Birth date: 
Birth place: 
Date of death: 
Place of death: 
16 Nov 1823 
Stalden bei Brugg, Switzerland 
3 Jan 1912 
Schaffhausen, Switzerland 
Jacob Amsler's father was a farmer. He grew up in Stalden, a town in the Vispa valley six kilometres south of the main Rhône valley. His school education was in the local schools from which he graduated with the intention of studying theology. Amsler studied theology first at the University of Jena and then at the University of Königsberg. It was at Königsberg that Amsler changed his course from theology to mathematics and physics. The reason, as is so often in such cases, was inspiring teaching. The teacher who changed Amsler's future was Franz Neumann whose lectures and laboratory sessions he attended at the University of Königsberg. In 1848 Amsler was awarded his doctorate from the University of Königsberg and he then returned to Switzerland to continue his education. Back in Switzerland, Amsler worked for a year at the observatory in Geneva. He completed his studies at Zurich where he was awarded his habilitation , thus gaining the right to teach in universities. In 185051 he taught at the university in Zurich, teaching courses on mathematics and on mathematical physics topics. In 1851, wishing to have more time to devote to his research, Amsler took a position at the Gymnasium in Schaffhausen, a town in northern Switzerland situated on the bank of the Rhine. Indeed the Gymnasium did allow him to find more time to undertake research and as a consequence he published a number of article on mathematical physics over the next few years, in particular writing papers on magnetism, heat conduction and on the attraction of ellipsoids. It is worth mentioning this last result in more detail for he worked on a problem which had quite a famous history. That was the problem of the attraction of an ellipsoid, which was first studied in depth by Ivory whose solution was later generalised by Poisson . Amsler extended the theorems of both Ivory and Poisson on this topic. It was a promising start to his research career in mathematical physics. In 1854 Amsler married and this may have been the turning point in his career. His wife, Elsie Laffon, was the daughter of a well known Swiss scientist. Amsler seems to have been pleased to be connected with this family for he indicated that he wished to be known as AmslerLaffon from this time on. Elsie and Jacob AmslerLaffon's children were, however, always known by the name Amsler rather than AmslerLaffon. This suggests that Amsler was trying to gain some advantage from the connections acquired by marriage. Shortly after his marriage Amsler changed his research interests and his career. He began to study the construction of precision mathematical instruments and quite quickly he had an idea for the design of a new type of planimeter. He invented the polar planimeter, a device for measuring areas enclosed by plane curves. It was based on polar coordinates whereas earlier instruments were based on cartesian coordinates. In 1856 Amsler published a paper Über das Planimeter in which he gave details of his idea. As Mahoney writes in , Amsler's planimeter: ... adapted easily to the determination of static and inertial moments and to the coefficients of Fourier series : it proved especially useful to shipbuilders and railway engineers.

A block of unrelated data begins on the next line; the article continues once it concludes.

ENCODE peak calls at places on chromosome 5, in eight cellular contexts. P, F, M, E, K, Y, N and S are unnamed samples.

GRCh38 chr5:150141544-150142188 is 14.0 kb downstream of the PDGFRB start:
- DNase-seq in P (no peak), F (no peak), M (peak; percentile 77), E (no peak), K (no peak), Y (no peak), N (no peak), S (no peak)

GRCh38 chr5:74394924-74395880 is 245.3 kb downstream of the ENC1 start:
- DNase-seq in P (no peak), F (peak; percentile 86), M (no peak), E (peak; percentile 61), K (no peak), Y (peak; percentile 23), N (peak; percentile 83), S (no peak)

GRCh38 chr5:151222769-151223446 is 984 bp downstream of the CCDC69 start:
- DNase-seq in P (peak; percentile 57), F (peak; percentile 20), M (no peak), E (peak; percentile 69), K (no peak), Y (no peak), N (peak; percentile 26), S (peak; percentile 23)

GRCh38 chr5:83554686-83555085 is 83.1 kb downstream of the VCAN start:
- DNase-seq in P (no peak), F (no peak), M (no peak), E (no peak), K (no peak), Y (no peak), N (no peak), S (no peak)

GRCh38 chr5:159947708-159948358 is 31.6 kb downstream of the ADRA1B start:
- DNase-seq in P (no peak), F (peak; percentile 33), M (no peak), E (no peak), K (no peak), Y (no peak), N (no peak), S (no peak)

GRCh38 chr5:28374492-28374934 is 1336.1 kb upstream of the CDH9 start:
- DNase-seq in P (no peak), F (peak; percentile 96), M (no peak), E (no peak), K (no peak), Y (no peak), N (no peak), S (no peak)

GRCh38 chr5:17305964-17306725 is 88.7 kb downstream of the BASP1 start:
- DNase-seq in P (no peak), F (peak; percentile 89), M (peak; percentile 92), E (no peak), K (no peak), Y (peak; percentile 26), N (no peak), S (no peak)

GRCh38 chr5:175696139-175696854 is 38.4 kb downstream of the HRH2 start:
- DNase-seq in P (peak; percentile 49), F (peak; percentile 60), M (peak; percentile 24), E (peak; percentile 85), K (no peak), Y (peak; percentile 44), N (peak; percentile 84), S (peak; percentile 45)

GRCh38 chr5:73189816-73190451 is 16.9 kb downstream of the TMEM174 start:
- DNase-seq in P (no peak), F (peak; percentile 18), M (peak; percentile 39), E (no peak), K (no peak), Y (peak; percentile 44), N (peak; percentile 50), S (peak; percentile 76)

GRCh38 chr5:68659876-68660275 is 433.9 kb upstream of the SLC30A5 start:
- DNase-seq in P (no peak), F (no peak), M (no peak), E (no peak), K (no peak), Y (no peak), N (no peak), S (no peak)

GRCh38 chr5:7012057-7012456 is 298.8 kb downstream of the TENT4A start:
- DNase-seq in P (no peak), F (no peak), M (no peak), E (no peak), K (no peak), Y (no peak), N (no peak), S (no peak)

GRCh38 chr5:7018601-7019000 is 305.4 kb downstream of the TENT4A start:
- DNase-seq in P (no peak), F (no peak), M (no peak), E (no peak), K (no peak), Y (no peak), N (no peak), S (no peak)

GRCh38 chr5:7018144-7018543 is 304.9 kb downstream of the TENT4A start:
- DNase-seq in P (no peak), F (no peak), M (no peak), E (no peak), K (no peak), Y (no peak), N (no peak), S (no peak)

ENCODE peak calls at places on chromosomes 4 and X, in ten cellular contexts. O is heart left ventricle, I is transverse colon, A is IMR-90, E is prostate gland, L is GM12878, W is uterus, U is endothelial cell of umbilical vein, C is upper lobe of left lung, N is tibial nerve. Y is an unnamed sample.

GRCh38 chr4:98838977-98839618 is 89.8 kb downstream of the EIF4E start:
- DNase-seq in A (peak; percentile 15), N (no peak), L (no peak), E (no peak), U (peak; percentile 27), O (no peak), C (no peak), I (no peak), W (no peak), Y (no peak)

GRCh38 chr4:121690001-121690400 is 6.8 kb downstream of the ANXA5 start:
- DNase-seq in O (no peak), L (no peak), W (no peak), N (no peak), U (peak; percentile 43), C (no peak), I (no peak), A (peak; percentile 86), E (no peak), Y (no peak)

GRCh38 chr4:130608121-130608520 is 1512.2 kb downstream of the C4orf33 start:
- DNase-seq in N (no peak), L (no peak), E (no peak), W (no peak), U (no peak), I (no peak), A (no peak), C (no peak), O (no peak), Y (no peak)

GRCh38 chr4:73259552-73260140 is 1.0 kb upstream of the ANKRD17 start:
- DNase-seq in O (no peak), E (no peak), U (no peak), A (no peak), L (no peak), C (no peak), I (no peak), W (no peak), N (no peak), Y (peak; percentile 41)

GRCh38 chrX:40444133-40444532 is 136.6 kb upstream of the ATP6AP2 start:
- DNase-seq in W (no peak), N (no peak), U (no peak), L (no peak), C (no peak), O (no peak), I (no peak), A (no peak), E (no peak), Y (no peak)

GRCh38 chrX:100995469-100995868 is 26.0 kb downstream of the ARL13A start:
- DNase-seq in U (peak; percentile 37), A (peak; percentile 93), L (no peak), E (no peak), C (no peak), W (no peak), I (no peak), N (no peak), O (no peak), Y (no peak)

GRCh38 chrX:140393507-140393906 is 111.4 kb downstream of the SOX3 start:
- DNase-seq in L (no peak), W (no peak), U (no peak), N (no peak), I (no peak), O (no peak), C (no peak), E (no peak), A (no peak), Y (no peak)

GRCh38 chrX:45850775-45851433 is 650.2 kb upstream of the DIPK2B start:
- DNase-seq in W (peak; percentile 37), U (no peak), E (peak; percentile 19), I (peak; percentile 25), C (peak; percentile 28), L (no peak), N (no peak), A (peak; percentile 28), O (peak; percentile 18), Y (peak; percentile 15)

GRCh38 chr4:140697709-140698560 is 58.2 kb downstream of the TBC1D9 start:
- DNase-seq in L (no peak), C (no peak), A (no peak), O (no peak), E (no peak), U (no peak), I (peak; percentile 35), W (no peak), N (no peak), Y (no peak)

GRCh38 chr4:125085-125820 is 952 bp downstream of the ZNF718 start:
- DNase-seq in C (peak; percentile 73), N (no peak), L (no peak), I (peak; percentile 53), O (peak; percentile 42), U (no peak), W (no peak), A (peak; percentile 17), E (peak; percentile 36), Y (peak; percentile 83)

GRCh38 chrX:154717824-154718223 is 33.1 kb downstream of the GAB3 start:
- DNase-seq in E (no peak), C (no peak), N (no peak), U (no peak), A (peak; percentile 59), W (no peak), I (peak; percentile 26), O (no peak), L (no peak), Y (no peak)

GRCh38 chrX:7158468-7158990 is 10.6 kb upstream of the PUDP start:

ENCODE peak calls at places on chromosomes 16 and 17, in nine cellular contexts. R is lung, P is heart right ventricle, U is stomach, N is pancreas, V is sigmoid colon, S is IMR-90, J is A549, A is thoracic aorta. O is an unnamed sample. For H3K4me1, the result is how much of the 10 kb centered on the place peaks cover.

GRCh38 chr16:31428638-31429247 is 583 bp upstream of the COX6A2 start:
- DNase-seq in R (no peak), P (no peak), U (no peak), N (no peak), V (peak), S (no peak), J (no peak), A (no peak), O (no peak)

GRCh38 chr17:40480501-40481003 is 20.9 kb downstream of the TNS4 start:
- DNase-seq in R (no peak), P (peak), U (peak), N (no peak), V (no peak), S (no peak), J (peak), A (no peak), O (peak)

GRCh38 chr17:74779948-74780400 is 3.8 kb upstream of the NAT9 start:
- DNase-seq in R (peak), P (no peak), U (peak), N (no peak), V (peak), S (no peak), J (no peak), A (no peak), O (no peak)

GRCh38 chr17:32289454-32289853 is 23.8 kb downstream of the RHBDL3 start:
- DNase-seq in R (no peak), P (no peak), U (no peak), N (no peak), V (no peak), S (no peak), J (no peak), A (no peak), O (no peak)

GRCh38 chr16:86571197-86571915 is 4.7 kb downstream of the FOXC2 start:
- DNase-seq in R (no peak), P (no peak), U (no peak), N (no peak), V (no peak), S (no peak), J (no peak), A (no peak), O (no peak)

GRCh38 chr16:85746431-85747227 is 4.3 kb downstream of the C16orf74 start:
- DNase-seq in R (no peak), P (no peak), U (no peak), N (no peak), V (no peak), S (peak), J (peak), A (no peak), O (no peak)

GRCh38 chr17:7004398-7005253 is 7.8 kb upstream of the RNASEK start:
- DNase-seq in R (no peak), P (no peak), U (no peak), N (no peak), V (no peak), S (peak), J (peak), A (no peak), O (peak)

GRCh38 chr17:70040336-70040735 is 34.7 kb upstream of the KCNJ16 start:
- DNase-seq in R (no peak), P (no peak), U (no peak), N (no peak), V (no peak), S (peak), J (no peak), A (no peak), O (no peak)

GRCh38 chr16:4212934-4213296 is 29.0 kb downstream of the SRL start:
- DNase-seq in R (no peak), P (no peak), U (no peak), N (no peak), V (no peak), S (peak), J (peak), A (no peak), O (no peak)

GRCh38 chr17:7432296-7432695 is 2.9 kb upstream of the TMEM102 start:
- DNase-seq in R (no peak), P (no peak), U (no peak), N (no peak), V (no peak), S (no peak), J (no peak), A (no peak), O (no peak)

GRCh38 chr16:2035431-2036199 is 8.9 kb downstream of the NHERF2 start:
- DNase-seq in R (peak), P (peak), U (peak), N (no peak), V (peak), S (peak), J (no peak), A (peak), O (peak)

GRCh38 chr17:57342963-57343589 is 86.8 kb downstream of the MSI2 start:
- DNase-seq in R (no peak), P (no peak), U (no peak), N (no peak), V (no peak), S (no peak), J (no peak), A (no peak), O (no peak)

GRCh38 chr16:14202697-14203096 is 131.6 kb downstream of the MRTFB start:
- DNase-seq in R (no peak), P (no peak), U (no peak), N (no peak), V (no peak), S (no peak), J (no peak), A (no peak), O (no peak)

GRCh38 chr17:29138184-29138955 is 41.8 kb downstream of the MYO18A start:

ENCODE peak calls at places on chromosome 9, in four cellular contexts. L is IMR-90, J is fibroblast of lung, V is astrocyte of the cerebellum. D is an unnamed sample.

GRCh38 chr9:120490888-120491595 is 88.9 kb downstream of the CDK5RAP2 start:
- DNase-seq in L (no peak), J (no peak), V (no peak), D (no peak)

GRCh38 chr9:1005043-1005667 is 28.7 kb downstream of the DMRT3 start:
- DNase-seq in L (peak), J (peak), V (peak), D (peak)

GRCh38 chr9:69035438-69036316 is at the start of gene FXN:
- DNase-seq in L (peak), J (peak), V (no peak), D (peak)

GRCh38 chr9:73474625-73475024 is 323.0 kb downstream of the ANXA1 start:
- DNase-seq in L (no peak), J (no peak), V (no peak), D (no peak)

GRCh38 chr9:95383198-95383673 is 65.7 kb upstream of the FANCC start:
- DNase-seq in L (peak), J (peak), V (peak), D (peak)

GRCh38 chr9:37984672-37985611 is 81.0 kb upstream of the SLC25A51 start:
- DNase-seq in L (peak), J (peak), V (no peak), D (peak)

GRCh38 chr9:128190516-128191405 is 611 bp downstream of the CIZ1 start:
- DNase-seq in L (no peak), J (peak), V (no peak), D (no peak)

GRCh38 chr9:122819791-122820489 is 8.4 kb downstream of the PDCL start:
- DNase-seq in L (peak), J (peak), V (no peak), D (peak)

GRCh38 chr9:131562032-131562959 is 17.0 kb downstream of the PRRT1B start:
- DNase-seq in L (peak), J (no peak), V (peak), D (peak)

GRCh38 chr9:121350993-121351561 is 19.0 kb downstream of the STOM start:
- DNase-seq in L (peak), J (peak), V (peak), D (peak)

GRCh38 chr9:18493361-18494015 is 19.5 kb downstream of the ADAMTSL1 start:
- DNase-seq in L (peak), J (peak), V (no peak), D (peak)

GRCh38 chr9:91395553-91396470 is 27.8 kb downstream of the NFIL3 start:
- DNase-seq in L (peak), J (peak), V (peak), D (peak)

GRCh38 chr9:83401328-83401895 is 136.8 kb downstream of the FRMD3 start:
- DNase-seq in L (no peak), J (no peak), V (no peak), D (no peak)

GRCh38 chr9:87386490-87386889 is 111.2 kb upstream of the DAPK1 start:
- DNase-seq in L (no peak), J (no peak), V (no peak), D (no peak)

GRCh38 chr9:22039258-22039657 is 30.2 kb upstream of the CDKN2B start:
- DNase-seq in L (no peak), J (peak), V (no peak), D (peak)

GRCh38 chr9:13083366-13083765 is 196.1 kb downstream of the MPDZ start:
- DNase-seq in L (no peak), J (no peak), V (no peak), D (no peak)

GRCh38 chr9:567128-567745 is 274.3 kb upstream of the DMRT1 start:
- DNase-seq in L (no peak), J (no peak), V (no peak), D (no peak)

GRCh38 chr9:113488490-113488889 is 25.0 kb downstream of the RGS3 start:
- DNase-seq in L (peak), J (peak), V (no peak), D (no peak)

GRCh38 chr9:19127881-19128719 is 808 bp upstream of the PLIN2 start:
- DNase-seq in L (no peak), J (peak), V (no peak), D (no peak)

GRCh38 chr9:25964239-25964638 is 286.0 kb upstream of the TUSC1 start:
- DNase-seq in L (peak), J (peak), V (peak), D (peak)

In order to make money from his invention, Amsler set up a workshop in Schaffhausen in 1854 specially designed to produce his polar planimeter. Three years later he had given up al his other interests to concentrate fully on producing instruments in the workshop. His shop produced 50 000 such instruments during his lifetime. Amsler did not rest his fame on this single inspired idea but continued to invent new precision instruments. None of his other inventions came close to the polar planimeter in importance, but they were of sufficient quality to win him prizes at the world exhibition at Vienna in 1873, at Paris in 1881, and again in Paris in 1889. His brilliance was recognised with election to the Paris Académie des Sciences in 1892.
Source:School of Mathematics and Statistics University of St Andrews, Scotland